The Road to Victor
Note to self: next time when driving from Hamilton (MT) to Victor (ID), choose an alternate route rather than taking Hwy 93 all the way south through Salmon, Leodore and Mud Lake, ID. With all due respect to the town of Salmon, this neck of the woods may be a notch better than say, eastern Nevada, but there’s nothing much to see south of Salmon. Next time we’ll take 43 east to Wisdom, MT and then 278 to Interstate 15 instead of staying on Hwy 93. It may be a little longer but I’m sure it’s worth the extra mileage. Our route took us through barren, high desert and then endless miles of ag land until we began to see the Tetons in the distance around Rexburg.
As we approached Driggs the mountains came into full view. Given that I’d never seen the Tetons before, I was gawking like a common tourist instead of a glancing casually at them like a swaggering, confident angler who had just kicked Marck’s ass on the Bitterroot the day before. I figured we’d be staring at the Tetons all weekend, but luckily I shot one marginal photo as we drove past Driggs. As it turns out, that was the last time we’d see the range all weekend—Victor is to the South and tucked behind some foothills which obstructed our view. Not to worry, the scenery around Victor is still exceptional so I’m not complaining. After all, we weren’t there to sight-see.
After a 5.5 hour drive we pulled into Victor right around 4:30. The first order of business was to stop at World Cast Anglers where we picked up our Idaho licenses and a few other items. We had a coupon for a nice discount thanks to the shop’s partnership with Casting 4 A Cure. While at the shop I also picked up a sticker for the back of the Fish Taco. This news greatly pleased Mrs. UA when I sent her a text to let her know we’d arrived safely before darkness brought out the many roadside large game animals in Idaho.
The Teton Springs Lodge is a far cry from the Ho Mum Motel in West Yellowstone, and therefore Marck and I were somewhat uncomfortable in the lavish surroundings. We met Jim Copeland with Casting 4 A Cure, checked-in and received a very nice offering of assorted schwag from sponsors Patagonia, Sage, Scott, Fishpond, Fly Fishing Film Tour, Howling Brothers, Loon Outdoors, Rio, Big Agnes and others. Jim pointed to a cooler brimming with ice cold PBR and Coors Light, and we felt right at home.
We were, after all, parched from the long drive so we may have partaken of more than one beer as we acclimated ourselves and inspected the scoreboard that would tally the angling accomplishments over the next two days. The board was obviously wide open as fishing had not yet commenced. Anything could happen. There were some impressive anglers in town for the event, and while we may have been out of our league we weren’t intimidated. At least Marck wasn’t. He’s a rock, albeit a rock that had his arse handed to him the day before (did I mention that already?).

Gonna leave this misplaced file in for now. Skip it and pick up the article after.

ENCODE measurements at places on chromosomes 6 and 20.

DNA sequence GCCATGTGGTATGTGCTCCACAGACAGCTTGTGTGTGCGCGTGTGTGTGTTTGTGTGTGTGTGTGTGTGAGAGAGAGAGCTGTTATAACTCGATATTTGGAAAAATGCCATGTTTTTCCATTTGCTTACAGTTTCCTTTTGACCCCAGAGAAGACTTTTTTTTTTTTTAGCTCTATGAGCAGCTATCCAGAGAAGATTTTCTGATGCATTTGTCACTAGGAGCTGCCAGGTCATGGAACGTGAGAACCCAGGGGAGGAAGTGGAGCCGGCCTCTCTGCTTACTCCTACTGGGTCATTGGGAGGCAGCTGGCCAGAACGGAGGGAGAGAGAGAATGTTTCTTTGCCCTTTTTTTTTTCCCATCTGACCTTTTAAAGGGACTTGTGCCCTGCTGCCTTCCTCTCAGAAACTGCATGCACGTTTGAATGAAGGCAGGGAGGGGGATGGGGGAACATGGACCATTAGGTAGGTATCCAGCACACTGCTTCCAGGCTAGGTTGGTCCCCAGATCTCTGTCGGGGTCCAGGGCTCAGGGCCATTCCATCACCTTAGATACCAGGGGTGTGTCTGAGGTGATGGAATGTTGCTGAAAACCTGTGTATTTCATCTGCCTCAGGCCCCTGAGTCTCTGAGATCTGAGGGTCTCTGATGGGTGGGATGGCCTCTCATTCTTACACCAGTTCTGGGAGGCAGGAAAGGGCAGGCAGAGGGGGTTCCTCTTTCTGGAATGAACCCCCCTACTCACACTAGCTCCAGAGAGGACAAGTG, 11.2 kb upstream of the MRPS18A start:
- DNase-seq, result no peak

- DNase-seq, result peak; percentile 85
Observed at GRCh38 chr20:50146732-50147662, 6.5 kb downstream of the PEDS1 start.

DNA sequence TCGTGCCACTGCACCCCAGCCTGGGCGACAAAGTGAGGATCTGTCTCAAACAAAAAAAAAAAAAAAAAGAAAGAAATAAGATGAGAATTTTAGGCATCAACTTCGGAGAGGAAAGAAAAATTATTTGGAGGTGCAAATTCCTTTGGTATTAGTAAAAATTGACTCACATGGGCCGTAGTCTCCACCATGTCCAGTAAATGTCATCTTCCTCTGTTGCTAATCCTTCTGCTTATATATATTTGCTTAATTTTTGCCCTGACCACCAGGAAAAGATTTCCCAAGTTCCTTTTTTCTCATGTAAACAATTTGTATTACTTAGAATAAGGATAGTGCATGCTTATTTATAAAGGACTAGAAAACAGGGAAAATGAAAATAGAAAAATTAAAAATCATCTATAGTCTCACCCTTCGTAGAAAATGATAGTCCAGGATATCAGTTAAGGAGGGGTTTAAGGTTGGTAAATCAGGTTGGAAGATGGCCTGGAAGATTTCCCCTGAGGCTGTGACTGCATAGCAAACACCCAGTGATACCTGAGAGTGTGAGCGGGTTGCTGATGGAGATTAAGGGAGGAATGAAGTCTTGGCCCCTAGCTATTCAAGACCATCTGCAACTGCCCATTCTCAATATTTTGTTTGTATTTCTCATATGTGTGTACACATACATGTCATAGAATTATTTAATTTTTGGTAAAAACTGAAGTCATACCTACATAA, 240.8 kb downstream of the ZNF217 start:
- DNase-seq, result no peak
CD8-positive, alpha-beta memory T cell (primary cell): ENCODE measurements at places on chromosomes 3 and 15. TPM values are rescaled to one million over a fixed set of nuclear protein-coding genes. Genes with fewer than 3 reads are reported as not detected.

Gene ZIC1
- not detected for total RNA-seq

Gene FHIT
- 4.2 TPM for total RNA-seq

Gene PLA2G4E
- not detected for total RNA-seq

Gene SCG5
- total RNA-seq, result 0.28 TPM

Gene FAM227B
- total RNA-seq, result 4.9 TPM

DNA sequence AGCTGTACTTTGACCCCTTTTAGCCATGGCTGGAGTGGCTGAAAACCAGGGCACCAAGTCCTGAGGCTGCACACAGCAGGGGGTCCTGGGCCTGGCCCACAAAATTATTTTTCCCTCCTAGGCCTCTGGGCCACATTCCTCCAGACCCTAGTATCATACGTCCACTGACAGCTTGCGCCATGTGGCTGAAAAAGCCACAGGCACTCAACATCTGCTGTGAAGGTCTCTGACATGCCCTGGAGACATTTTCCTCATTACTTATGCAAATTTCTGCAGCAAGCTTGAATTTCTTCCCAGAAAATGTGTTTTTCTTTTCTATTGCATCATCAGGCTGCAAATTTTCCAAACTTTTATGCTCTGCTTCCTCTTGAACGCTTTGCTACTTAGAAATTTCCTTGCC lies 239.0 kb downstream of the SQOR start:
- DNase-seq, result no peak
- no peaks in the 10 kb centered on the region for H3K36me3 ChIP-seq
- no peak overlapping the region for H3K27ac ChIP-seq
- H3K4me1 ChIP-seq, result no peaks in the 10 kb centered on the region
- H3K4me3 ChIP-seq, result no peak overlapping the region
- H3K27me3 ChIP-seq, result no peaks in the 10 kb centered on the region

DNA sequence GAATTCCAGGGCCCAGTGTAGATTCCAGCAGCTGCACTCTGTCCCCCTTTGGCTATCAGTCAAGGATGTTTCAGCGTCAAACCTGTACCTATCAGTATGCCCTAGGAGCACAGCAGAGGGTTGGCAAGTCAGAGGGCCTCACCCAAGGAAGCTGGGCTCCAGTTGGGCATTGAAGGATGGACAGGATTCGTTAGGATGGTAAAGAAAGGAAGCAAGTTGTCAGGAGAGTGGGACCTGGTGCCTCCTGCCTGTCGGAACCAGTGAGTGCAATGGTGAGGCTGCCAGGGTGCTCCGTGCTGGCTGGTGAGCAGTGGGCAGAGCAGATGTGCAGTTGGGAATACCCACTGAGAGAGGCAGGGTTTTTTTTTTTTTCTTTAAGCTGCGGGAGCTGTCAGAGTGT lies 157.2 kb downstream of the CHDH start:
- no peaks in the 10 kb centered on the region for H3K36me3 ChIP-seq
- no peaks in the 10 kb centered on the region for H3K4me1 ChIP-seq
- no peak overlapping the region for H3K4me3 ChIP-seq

After depositing our bags and gear in our entirely-too-fancy-for-the-likes-of-us suite, we enjoyed mingling with the other guests and feasting on a fantastic dinner of grilled ribeye steaks. A welcome from director Bill Farnum left nary a dry eye in the room as we listened to his experiences raising his daughter Ella, who has Rett Syndrome. Special guest Ed Kammerer also told the group about his daughter who has Rett Syndrome, and like I said–there wasn’t a dry eye to be found. Bryan Huskey of Fishbite Media showed an inspirational film he produced titled, Doc of The Drakes, about a gentleman fighting and fishing his battle against Parkinson’s. While the evening was heart-wrenching for sure, I didn’t leave feeling depressed, but rather filled with hope and the realization that a cure for Rett Syndrome is in sight and could lead to progress in curing other, related neurological disorders. It was a good reminder why we were in Victor.
More cold beer was enjoyed from The Cooler That Was Never Empty and we spent the remainder of the evening telling half truths around the fire pit. We probably stayed up later than we should have, but we were still in bed by 1 AM. That may not be very impressive if you’re 25, but we’re well past the age where howling at the moon can be balanced with an early morning alarm.
At 7 o’clock the next morning the guests assembled,
bright-eyed, eager to go fishing as an army of trucks with drift boats arrived at the lodge. Each team met their guides from World Cast Anglers and learned which section of the South Fork we would be fishing. The guide for Team Olive was a young man by the name of Will Dewey, originally from Pennsylvania. Marck and I piled into Will’s rig and ate a light breakfast on our way to the river. We would be floating section 3, in the canyon, and had about an hour’s drive to our launch point. The fun was about to begin. Well, that’s not entirely true because we’d already had a great time. But it was about to get even better.